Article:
Michael Treadwell sat at the back of a courtroom in New Hampshire. He wore a windbreaker and khaki pants and leaned over his work boots with his elbows on his knees. At first it looked like he was chewing gum — a bold choice in a courtroom. But when he spoke it was clear: He wasn't chewing gum, he was chewing his own gums. Michael doesn't have any teeth.

Taxpayers in Hillsborough County, N.H., have spent $63,000 over the last six years keeping Treadwell in jail for little more than trespassing.

For someone who speaks with as much conviction as President Trump, he sure has a way of changing positions with an equal level of certitude.

Greetings and welcome to our weekly roundup of education news from Washington and around the country:

DeVos hires

U.S. Secretary of Education Betsy DeVos made her first official staff announcement this week, with 10 names.

Among them: Josh Venable, will serve as DeVos' chief of staff. He worked on the presidential campaign of former Florida Gov. Jeb Bush, and is an advocate of both school choice and the Common Core.

United Airlines crew members will no longer be able to bump a passenger who is already seated in one of the airline's planes.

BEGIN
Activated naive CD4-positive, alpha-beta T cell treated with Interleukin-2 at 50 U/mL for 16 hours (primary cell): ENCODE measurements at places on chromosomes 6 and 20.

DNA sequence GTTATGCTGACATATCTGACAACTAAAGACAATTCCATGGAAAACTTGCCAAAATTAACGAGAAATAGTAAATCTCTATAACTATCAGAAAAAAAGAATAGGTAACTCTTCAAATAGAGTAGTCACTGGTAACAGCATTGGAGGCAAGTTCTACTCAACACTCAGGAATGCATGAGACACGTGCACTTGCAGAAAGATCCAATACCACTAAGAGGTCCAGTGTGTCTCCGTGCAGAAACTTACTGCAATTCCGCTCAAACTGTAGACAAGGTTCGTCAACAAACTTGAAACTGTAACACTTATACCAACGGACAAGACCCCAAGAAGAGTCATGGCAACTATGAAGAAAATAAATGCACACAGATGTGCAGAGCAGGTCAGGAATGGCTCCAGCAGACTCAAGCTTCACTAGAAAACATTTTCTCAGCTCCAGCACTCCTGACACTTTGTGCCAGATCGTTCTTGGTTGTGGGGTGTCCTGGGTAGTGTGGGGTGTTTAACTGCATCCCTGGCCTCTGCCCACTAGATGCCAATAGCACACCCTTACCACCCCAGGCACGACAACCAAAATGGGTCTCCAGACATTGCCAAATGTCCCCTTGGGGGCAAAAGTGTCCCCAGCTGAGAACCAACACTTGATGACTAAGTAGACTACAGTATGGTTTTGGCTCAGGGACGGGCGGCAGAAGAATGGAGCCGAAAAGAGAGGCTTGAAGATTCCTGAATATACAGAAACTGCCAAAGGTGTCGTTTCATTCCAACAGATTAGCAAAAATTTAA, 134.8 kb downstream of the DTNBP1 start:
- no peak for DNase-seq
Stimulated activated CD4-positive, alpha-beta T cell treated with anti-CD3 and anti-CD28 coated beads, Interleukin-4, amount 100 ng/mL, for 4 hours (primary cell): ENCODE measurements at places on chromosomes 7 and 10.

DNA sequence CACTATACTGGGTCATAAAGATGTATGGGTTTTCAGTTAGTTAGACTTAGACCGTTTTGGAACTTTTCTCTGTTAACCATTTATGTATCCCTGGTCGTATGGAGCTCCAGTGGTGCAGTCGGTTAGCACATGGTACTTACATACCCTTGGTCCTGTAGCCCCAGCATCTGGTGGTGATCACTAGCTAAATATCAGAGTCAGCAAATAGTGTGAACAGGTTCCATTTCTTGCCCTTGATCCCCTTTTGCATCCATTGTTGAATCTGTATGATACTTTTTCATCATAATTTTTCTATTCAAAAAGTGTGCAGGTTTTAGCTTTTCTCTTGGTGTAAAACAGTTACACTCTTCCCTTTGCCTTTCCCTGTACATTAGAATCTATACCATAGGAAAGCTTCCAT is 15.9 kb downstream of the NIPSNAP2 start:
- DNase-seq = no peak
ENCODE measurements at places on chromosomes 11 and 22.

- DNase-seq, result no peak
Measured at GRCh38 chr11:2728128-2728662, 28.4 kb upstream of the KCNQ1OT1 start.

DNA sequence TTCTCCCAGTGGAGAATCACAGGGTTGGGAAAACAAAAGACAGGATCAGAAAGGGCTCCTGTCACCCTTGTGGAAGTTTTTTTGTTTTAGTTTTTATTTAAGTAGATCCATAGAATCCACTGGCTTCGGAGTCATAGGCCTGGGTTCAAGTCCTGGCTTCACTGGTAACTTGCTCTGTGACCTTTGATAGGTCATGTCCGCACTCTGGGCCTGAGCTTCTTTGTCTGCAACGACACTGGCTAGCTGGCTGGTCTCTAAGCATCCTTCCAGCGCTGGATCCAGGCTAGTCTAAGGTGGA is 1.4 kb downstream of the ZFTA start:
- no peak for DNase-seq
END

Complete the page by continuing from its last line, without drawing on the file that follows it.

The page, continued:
The policy change was first reported by TMZ. A spokesperson for the airline confirms that United has updated its policy "to make sure crews traveling on our aircraft are booked at least 60 minutes prior to departure. This ensures situations like Flight 3411 never happen again."

Updated at 2:45 p.m. ET April 17

A series of court orders in Arkansas has halted the executions of seven men set to begin Monday night, throwing another wrench into the state's plans to carry out the executions before its lethal injection drugs expire.

Marie-Victoire Carvalho Sow is busy in the annex to her kitchen in Dakar, dishing out giant ladles full of a traditional Senegalese Easter treat.

It's called ngalakh – a delectable mix of millet, groundnut (peanut) paste, bouye (the fruit of the baobab tree, which is also known locally as pain de singe or monkey bread), sugar, vanilla essence and orange blossom.

She says every year, Catholics make this special food for Good Friday and it's savored over Easter weekend.

The politics of respectability, that elusive set of guidelines that dictate how racialized Americans ought to conduct themselves in public, were complicated this week when a 69-year-old Asian-American doctor was forcibly dragged off a United Airlines flight.